It's unfortunate that director Neal Slavin's earnest adaptation of Arthur Miller's "Focus," a 1945 novel that is the playwright's first published work, is more awkward than convincing, because its theme--discrimination that begins with nothing more than appearance--is especially timely in light of attacks on Arab Americans and Sikhs after Sept. 11.
Miller wrote out of his own experience, in pre-World War II America, with anti-Semitism, a far more overt and widely condoned evil than it is today. Beginning in the 1920s, Detroit's "Radio Priest," the infamous Father Coughlin, began his influential broadcasts that by the mid-'30s were warning listeners of the dangers of an "international conspiracy of Jewish bankers."
Toward the end of that decade, he denounced people who criticized Adolf Hitler, saying that such Americans bred "international bad feeling." Not until Pearl Harbor did Father Coughlin start losing followers, and he was finally silenced by his church superiors in 1942. Slavin, an acclaimed photographer in his feature debut, and his adapter Kendrew Lascelles assume that audiences understand that in "Focus." Father Crighton (Kenneth Welsh) is clearly based on Coughlin, whose inflammatory teachings seep through the entire film.
The point is that Coughlin fanned anti-Semitism, and his followers in turn blamed Jews for drawing America into World War II. Many viewers today may find it hard to believe how intense anti-Semitism could be in a typical American neighborhood, in this instance a street with identical double houses on a street in Brooklyn, circa 1942-43.
One of the houses is the home of William H. Macy's Lawrence Newman, a milquetoast office worker living with his widowed mother (Kay Hawtrey). We meet him as he peers between the slats of his Venetian blinds from his second-story bedroom window in the dark of night.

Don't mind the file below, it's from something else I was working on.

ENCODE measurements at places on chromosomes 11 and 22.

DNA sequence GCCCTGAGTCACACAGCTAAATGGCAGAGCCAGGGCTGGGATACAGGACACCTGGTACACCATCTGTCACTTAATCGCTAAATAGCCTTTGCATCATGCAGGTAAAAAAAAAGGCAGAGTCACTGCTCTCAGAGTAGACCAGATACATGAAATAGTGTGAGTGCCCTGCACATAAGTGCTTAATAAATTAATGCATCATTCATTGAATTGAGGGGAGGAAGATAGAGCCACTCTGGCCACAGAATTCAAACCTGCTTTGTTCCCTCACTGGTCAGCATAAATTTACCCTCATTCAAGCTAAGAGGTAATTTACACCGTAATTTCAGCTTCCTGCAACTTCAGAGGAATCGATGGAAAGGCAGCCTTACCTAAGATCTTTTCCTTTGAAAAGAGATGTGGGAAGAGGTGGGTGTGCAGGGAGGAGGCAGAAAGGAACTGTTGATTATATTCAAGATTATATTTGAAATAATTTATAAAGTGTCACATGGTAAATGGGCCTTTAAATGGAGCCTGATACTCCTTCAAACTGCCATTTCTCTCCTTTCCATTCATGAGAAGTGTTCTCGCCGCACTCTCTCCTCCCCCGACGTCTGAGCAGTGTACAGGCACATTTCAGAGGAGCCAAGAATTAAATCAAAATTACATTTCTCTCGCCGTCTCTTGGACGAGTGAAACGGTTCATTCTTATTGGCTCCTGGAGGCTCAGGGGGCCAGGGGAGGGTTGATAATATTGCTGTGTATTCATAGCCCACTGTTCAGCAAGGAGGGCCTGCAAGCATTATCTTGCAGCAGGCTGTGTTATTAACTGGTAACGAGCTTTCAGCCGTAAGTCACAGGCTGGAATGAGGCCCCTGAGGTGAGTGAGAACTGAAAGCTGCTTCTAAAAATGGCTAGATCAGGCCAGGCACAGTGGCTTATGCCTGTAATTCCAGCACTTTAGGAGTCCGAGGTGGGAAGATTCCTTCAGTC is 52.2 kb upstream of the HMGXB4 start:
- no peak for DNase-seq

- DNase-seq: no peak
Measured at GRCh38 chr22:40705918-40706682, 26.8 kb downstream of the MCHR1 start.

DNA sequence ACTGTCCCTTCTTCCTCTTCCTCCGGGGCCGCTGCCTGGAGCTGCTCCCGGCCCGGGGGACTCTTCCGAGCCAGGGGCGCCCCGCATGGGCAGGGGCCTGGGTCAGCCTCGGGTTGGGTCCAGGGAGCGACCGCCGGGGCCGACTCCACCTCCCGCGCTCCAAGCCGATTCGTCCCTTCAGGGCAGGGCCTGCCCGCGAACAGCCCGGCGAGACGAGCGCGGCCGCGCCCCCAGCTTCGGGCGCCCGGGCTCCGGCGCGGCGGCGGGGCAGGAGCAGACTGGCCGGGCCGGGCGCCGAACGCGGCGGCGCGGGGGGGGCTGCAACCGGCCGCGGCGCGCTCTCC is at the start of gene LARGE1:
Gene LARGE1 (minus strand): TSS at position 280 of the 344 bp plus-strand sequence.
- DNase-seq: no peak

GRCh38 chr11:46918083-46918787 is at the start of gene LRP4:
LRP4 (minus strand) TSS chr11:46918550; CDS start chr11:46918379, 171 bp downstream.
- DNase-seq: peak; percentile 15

A hulking man and a woman, appearing to be a Latina, are carousing drunkenly when the man stops being playful and the woman ends up raped and beaten into a coma. Deriving security from routine and determined never to make waves, Newman does not even call the police to come to the woman's aid. What's more, he could identify the assailant.
Newman's life, however, soon falls apart. His boss orders him to wear glasses because of his increasingly poor sight. He picks out a pair that only heighten his nerdy appearance, from which the head of the company decides, despite Lawrence's 20 years with this Gentiles-only company, that he must be Jewish and orders his demotion from his position as personnel director.
Newman quits in outrage, only to find it tough to land a job until he's rescued by a beautiful young woman, Gertrude (Laura Dern), whom he had only recently refused to hire, apparently because her Hester Street address suggested she, too, must be Jewish. Gertrude, truly a forgiving woman, manages to find a spot in the Bayonne company for him, where she has only recently been hired.
As skilled as Macy and Dern are, they cannot make Lawrence and Gertrude's subsequent romance and marriage credible or even that Lawrence has been transformed by Gertrude's love. Gertrude had a disappointing fling in Hollywood, and apparently we are to take it that she's the soiled dove for whom the timid and uptight Lawrence is the proverbial port in the storm.